Pyogenes Description and Significance Streptococcus pyogenes is a gram-positive bacterium that usually grows in pairs or chains. It has been classified as a beta-hemolytic streptococcus because when cultured on a blood agar plate all the red blood cells are ruptured by the bacteria 1. Furthermore, it has been classified using Lancefield serotyping as group A, because it displays antigen A on its cell wall. Therefore, this bacterium is commonly called the beta-hemolytic group A streptococcus, or GAS.
Streptococcus pyogenes, other Streptococci, and Enterococcus Clinical Manifestations Acute Streptococcus pyogenes infections may take the form of pharyngitis, scarlet fever rashimpetigo, cellulitis, or erysipelas. Invasive infections can result in necrotizing fasciitis, myositis and streptococcal toxic shock syndrome.
Patients may also develop immune-mediated Streptococcus pyogenes essay such as acute rheumatic fever and acute glomerulonephritis. S agalactiae may cause meningitis, neonatal sepsis, and pneumonia in neonates; adults may experience vaginitis, puerperal fever, urinary tract infection, skin infection, and endocarditis.
Viridans streptococci can cause endocarditis, and Enterococcus is associated with urinary tract and biliary tract infections. Anaerobic streptococci participate in mixed infections of the abdomen, pelvis, brain, and lungs. Structure Streptococci are Gram-positive, nonmotile, nonsporeforming, catalase-negative cocci that occur in pairs or chains.
Older cultures may lose their Gram-positive character. Most streptococci are facultative anaerobes, and some are obligate strict anaerobes. Most require enriched media blood agar.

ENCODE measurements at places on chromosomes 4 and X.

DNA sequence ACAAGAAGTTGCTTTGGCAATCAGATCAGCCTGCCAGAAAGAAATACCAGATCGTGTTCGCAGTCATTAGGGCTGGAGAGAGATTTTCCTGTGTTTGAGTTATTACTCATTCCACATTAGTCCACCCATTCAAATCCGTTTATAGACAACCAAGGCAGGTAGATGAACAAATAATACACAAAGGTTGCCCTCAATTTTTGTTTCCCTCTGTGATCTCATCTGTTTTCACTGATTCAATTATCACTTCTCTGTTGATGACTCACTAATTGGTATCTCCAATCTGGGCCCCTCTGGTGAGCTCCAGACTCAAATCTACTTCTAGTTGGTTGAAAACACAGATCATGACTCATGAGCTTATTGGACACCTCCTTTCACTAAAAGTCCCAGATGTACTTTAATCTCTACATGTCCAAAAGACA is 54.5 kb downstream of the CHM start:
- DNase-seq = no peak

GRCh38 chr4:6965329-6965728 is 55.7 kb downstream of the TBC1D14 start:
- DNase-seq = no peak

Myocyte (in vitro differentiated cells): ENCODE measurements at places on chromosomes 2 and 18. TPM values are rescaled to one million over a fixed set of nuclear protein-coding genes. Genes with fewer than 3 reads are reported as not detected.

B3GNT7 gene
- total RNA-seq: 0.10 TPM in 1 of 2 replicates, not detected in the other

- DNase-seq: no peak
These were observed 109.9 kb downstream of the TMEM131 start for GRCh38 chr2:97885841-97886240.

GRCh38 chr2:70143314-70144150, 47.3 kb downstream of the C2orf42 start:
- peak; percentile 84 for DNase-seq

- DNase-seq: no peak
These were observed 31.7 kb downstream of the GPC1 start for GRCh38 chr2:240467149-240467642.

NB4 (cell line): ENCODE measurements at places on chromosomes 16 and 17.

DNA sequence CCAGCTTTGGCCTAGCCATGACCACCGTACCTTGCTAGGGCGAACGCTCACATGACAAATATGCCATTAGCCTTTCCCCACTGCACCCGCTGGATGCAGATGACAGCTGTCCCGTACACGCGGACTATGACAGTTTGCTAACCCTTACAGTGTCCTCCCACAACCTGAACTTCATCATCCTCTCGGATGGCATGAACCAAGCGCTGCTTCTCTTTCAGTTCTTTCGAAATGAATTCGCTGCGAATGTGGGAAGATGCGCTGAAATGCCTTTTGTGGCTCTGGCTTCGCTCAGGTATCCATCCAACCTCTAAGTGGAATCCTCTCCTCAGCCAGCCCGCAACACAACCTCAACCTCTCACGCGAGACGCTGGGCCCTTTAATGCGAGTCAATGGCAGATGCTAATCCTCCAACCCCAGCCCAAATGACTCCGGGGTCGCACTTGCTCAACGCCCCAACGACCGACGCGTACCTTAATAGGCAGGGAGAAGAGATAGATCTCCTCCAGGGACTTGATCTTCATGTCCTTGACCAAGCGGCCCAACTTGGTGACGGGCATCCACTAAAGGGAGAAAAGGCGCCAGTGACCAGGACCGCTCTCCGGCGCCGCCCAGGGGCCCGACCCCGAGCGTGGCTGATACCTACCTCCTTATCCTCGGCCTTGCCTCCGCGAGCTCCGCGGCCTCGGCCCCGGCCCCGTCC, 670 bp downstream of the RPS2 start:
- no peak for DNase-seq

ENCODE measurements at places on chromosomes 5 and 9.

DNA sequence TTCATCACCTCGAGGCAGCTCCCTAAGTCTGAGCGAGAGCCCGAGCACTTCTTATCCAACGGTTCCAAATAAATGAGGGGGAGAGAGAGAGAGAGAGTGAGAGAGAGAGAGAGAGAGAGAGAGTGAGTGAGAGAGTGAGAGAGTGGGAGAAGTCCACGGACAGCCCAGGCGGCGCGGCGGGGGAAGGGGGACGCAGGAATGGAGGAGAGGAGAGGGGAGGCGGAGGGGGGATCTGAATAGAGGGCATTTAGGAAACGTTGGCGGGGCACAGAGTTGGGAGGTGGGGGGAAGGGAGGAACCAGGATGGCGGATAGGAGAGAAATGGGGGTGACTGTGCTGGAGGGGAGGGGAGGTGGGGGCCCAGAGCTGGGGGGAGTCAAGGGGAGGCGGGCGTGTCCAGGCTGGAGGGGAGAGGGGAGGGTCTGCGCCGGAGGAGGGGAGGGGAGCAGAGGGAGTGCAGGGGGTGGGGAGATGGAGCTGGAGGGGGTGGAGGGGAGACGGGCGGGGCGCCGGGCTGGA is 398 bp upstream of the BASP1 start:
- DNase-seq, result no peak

Group A streptococci have a hyaluronic acid capsule. Classification and Antigenic Types Streptococci are classified on the basis of colony morphology, hemolysis, biochemical reactions, and most definitively serologic specificity.
They are divided into three groups by the type of hemolysis on blood agar: Serologic grouping is based on antigenic differences in cell wall carbohydrates groups A to Vin cell wall pili-associated protein, and in the polysaccharide capsule in group B streptococci. Pathogenesis Streptococci are members of the normal flora.
Virulence factors of group A streptococci include 1 M protein and lipoteichoic acid for attachment; 2 a hyaluronic acid capsule that inhibits phagocytosis; 3 other extracellular products, such as pyrogenic erythrogenic toxin, which causes the rash of scarlet fever; and 4 streptokinase, streptodornase DNase Band streptolysins.
Some strains are nephritogenic. Immune-mediated sequelae do not reflect dissemination of bacteria. Nongroup A strains have no defined virulence factors. Host Defenses Antibody to M protein gives type-specific immunity to group A streptococci.
Antibody to erythrogenic toxin prevents the rash of scarlet fever. Immune mechanisms are important in the pathogenesis of acute rheumatic fever. Maternal IgG protects the neonate against group B streptococci.